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20

Passing a horse, mounted or otherwise, should be done so: very slowly as quiet as possible. If you have a loud freehub, pedal slowly -- do your best not to coast. with as much space & consideration as possible no sudden movements limit the number of cyclists going past It all depends on the horses' temperament. Some are OK, some like cars but not ...


18

Riding in snow depends on a bunch of factors, so you won't really ever be able to know unless you just go for it and try it out. What bike/wheels you have Should be obvious. Mountain vs Road, 26" vs 29", wide vs skinny tires, etc Your skill level in snow The better and more comfortable you are in the snow is important. I'd say its the most important ...


16

In german this is called "Hinterrad versetzen" -- "displacing the back wheel". I got to learn this in an mtb course I took a while back. If you can, try to find an instructor or other experienced rider to teach you. How to practice: Start very, very small and always wear full protective gear, i.e. a full-face helmet and vest in case you crash. You will ...


15

If you're looking for a general purpose bike for commuting and towpath riding, you probably want to avoid a standard road bike, they are very specialized and have very small tire clearance. Typically supporting tires no larger than 28mm and often lack mud guards or rack/pannier mounts. However, touring bikes or steel cyclocross bikes (if they have rack and ...


13

Officially: Bikes yield to hikers and horses. Hikers are fine, if you call it out and pass when safe. Horses can spook easily. Once you see it, stop. Wait for the rider to signal you by. Often I have been simply asked to walk my bike by. Easy. Sometimes it's best to just wait for them to pass. In your situation, I would get within 10 - 20 yards, and ...


11

You should find that on those bikes everything is a bit stronger and heavier than a standard touring bike. Not only are they expected to carry more weight, they're designed to be ridden into places where failures are more difficult to recover from. As well, because they're designed to be ridden off road they'll usually have a lower top tube for better ...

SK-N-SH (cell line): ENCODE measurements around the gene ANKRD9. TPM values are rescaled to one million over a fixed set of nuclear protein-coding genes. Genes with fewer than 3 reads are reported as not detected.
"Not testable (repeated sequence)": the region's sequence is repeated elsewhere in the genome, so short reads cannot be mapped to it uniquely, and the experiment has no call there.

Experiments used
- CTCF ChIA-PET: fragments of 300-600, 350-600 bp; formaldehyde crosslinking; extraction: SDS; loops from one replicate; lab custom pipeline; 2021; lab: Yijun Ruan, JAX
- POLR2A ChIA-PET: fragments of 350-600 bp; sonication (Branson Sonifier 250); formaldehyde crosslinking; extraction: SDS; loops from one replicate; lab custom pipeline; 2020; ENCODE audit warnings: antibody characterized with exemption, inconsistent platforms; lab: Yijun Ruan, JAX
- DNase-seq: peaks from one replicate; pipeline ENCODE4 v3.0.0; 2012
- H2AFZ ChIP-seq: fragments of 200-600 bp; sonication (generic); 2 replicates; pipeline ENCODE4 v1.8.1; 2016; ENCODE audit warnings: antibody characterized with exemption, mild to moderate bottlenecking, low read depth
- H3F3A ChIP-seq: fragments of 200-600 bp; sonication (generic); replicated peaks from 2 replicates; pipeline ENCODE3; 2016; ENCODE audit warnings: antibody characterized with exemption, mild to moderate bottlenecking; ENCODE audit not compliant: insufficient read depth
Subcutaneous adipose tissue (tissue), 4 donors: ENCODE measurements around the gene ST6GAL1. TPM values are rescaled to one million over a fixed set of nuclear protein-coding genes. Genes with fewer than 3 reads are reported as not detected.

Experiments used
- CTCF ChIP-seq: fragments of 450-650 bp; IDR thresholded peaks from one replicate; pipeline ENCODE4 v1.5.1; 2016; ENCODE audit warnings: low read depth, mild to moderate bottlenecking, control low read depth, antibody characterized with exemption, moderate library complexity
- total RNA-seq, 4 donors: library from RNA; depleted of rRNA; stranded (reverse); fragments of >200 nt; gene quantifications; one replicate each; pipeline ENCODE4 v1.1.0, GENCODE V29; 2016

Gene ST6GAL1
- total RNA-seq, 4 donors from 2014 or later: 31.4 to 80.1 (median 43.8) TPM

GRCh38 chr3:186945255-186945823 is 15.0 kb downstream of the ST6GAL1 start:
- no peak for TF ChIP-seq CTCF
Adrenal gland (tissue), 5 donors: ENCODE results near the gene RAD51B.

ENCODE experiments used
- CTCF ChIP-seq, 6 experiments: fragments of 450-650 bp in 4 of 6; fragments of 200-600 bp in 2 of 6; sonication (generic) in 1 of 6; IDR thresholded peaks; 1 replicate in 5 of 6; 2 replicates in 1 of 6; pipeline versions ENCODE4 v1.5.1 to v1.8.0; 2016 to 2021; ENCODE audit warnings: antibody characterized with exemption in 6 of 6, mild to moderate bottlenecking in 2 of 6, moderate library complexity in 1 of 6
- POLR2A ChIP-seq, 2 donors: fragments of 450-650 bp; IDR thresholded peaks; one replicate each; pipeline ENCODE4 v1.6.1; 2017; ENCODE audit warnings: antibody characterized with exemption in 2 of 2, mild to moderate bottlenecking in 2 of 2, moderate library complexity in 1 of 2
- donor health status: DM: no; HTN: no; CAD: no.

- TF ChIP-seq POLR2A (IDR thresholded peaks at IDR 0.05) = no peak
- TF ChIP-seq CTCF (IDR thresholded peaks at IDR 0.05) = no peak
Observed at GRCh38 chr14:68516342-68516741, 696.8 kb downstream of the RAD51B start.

10

I slow down and address the rider in a conversational, even sing-song, tone "Good morning, rider. There are two bikes behind you. Is it Ok for us to pass?" (They almost always say "yes" and thank me/us for alerting them, but it also gives them the option to ask me to dismount or hold back). Note that despite your having addressed the rider, the ...


9

Yes. If you put slightly wider tires then you can do packed earth or even gravel without too much trouble. Even 25 or 28mm tires give a lot of advantage over 18 or 23mm wide tires. I did Col du Parpaillon on 25's. From my trip report: The hostel owner had said Col du Parpaillon was closed because of ice in the unlit tunnel at the top but we decided ...


9

Aside from n+1, the other honest answer is: as many as your spouse will tolerate. I have six (two road bikes, one mtb, two folders, one English cruiser). I have met the spousal tolerance factor. After this, I can only replace, not add. So if I really want that Brompton, one of the folders has to go. Now, your question doesn't also get to another important ...


8

My experience from last winter was that I could keep moving through falling sticky snow up to about 6" = 15cm but it took a great deal of effort, even more so if your tyres end up cracking through frozen puddles under the snow. There were sections where I had to pedal hard just to keep moving even down some normally fast downhill sections. It's great fun - ...


8

Inflate tires to optimal pressure Check Brakes Hold handlebars and kick/twist front wheel. - Makes sure headset and stem aren't loose. I think those are whats needed to make sure your bike is safe to ride. If anything else breaks while you are riding you should be able safely stop and deal with whatever situation arises. There are some more things you ...


8

If you have n bikes, n+1 bikes is the right amount of bikes to have. ;) Realistically, I think 2 or 3 is adequate - a cyclocross or non-racing road bike can do the first two tasks (road ride + commute) provided it has rack and fender mounts, and one mountain bike is likely good enough for the trails in one's area (if you go somewhere else where another ...


7

In general, the softer the ground, the bigger the tire should be. A fat tire will let you "float" over the surface instead of sinking in, like a snowshoe. If you're sinking, it takes tremendous effort to keep riding, and you can't really steer. Gravels vary widely. Coarse-edged crushed rock locks together to create a firm, traffic-bearing surface. ...


7

It's called an endo and you can start learning it anywhere right now (e.g in a parking lot). Don't try to learn turning endos or rolling endos at first. Here is a good how-to video (doesn't matter that it's on a bmx): ...


6